*k*is the number of free parameters in the model. The (negative) BIC values for the models are plotted in Figure 6b. For all subjects, the Bayesian model is seen to do a better job of fitting the data, despite the penalty for having as many, or more, free parameters.

*asymmetric*plaids, in which the two gratings differ in speed by a fixed scale factor. Figure 8b shows that the percepts for plaids with grating speeds in a ratio of 1:3 are nearly the same as those for symmetric plaids. Finally, we computed predictions for asymmetric plaids in which the normal velocities of the gratings lie on the same side of the pattern velocity (these are known as “type II” plaids in the literature (Kim & Wilson, 1993)). Figures 8c–8e show predictions for three different grating speed ratios and show a range of behaviors.

*p*(

*H*

_{coh}∣

_{1},

_{2})) would increase variability in coherency/transparency judgments across all stimuli, which seems inconsistent with regions of the stimulus space in which subjects show no variation in interpretation (e.g., where all trials are judged coherent). In conclusion, the means by which probabilistic computations are accomplished with neurons is a topic of many recent theoretical studies. However, the full sequence of computations that underlies perceptual inference, including the representation and learning of prior information, remains a fundamental and unresolved topic for future investigation.

*faster*than the corresponding component speeds, again in 0.5 deg/s increments. For example, plaids with the slowest component speed of 0.5 deg/s were presented with pattern speeds ranging from 1 to 5.5 deg/s. The angle between the normal directions of the components was twice the arccosine of the ratio of component to pattern speed. For example, for a component speed of 0.5 deg/s, the half-angles between the directions of the component motions ranged from 60 to 84.8 deg. The sequence of stimuli presented during the experiment was randomized, with each stimulus presented at least six times.

*θ,*moving rigidly with 2D velocity

_{ θ }, where

_{ θ }= [cos(

*θ*), sin(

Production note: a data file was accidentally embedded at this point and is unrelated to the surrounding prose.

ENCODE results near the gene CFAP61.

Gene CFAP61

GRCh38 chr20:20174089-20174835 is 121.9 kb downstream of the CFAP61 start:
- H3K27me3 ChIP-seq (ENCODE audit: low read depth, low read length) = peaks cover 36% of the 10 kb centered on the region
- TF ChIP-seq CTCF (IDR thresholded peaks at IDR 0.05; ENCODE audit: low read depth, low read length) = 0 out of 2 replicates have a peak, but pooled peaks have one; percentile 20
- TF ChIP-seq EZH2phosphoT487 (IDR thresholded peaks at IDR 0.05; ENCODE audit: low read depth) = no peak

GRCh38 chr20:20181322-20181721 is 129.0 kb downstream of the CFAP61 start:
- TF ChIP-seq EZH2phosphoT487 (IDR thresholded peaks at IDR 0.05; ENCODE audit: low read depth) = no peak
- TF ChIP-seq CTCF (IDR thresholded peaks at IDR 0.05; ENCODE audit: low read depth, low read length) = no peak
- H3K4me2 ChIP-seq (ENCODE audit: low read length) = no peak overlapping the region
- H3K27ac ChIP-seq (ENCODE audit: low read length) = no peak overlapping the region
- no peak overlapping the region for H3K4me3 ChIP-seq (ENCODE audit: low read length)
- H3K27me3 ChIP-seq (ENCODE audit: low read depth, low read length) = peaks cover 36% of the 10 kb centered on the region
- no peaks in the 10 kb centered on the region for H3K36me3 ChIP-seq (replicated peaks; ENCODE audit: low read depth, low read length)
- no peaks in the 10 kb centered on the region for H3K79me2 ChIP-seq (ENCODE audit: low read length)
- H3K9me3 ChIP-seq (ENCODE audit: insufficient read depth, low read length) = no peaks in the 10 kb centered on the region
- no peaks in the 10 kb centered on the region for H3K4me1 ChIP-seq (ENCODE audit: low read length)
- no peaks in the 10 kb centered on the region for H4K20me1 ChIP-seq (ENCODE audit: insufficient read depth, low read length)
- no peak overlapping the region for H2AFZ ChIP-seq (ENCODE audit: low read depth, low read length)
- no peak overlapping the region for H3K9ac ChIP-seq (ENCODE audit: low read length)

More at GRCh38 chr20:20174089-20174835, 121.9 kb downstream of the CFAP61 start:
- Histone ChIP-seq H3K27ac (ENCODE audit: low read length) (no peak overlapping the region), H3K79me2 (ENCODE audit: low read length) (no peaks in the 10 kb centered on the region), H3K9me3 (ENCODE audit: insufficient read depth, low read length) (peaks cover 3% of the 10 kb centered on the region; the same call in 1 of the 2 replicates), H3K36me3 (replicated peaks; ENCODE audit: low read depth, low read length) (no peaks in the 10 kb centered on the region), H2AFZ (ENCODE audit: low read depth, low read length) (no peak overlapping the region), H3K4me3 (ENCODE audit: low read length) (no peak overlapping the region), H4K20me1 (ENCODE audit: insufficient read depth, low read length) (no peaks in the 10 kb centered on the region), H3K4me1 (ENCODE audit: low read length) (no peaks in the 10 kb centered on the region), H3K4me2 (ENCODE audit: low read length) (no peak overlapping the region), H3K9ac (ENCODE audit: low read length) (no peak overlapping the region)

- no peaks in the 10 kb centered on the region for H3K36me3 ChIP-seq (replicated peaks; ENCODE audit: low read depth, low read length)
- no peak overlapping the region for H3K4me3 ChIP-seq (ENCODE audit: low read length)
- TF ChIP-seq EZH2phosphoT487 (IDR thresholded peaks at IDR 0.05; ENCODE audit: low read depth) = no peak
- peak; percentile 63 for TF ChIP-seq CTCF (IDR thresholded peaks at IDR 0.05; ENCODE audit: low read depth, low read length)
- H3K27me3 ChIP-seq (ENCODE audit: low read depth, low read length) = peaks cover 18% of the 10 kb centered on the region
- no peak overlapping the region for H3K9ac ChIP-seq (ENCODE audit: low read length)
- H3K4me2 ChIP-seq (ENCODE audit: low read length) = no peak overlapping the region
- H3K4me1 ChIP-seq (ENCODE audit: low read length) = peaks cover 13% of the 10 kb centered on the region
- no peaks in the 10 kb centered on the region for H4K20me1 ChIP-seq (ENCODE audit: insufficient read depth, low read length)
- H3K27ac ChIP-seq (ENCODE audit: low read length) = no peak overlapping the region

*θ*)], a unit vector in the

*θ*direction. An observer makes a measurement,

*σ*

_{ s }(

_{ θ }) in speed and

*σ*

_{ d }(

_{ θ }) in direction:

*R*is a 2 × 2 matrix that performs a rotation by

*π*/2. This measurement distribution is illustrated in Figure B1a. We assume that standard deviations for speed and direction,

*σ*

_{ s }(

_{ θ }) and

*σ*

_{ d }(

_{ θ }), are a function of speed (Stocker & Simoncelli, 2006) and parameterized them as:

*c*

_{1}determines the speed at which this transition occurs, and parameter

*c*

_{2}determines the proportionality factor at high speeds. The standard deviation of the distribution in terms of direction is proportional to that in terms of speed, with parameter

*c*

_{3}controlling this proportionality. A previous review has suggested that

*c*

_{3}is approximately 0.33 (Nakayama, 1985), and we have used 0.35 as an initial value from which to start the optimization.

*p*(

*θ*), is uniform. The resulting measurement distribution is illustrated in Figure B1b, corresponding to a probabilistic version of the circle defining the set of normal velocities consistent with a given pattern velocity (see Adelson and Movshon, 1982, Figure 3). Finally, the likelihood function is obtained by evaluating this measurement distribution as a function of

*p*(

*H*

_{coh}). Let

*s,*the model operates by generating two random measurements {

_{1},

_{2}} and then deciding on a percept by comparing the two posterior probabilities

*p*(

*H*

_{coh}∣

_{1},

_{2}) and

*p*(

*H*

_{tran}∣

_{1},

_{2}). Although this decision process is deterministic, the measurements are stochastic (drawn from the measurement density of Equation B1), and thus, repeated presentations of the same stimulus produces “coherent” responses with a probability denoted as

*p*

_{ s }(

*n*

_{ s }denotes the number of “coherent” responses given by the subject over a total of

*N*

_{ s }trials in which stimulus

*s*was presented.

*p*

_{ s }(

*k*of these simulated trials produced a “coherent” response. A maximum likelihood estimate of the model probability would be

_{ s }(

_{ p }[

*p*

^{ k }(1 −

*p*)

^{(50−k)}] =

*k*/ 50. However, this estimate is problematic when optimizing the log likelihood of Equation C1: If the simulated trials produce a value of

*k*= 0 (or

*k*= 50), the estimated model probability will be 0 (or 1), which can lead to an infinite log likelihood. To avoid this, we used the mean estimate,

_{ s }(

_{0}

^{1}

*p*

^{ k }(1 −

*p*)

^{(50−k)}

*dp*= (

*k*+ 1) / 52, whenever the simulated trials produced

*k*= 0 or

*k*= 50.

*p*(

*H*

_{coh}), was easily optimized because it appears only as a multiplicative scale factor in the last step of computation of the probabilities in Equations 1 and 2.

*c*

_{1}= 1,

*c*

_{2}= 0.2,

*c*

_{3}= 0.35,

*c*

_{4}= 1,

*c*

_{5}= 2.4,

*p*(

*H*

_{coh}) = 0.5. Integrals were computed numerically, over a rectangular region of the velocity plane covering

*v*

_{ x }∈ [−16, 16] deg/s and

*v*

_{ y }∈ [−12, 24] deg/s, sampled at increments of 0.5 deg/s. We verified that this plane was large enough, and of sufficiently fine spacing, to accurately fit the parameters. For the integration required to compute the likelihoods (Equation B3), we used 120 directional samples over an angle of

*π*radians. We also confirmed that this sampling was sufficiently dense, so as not to significantly impact the behavior of the model.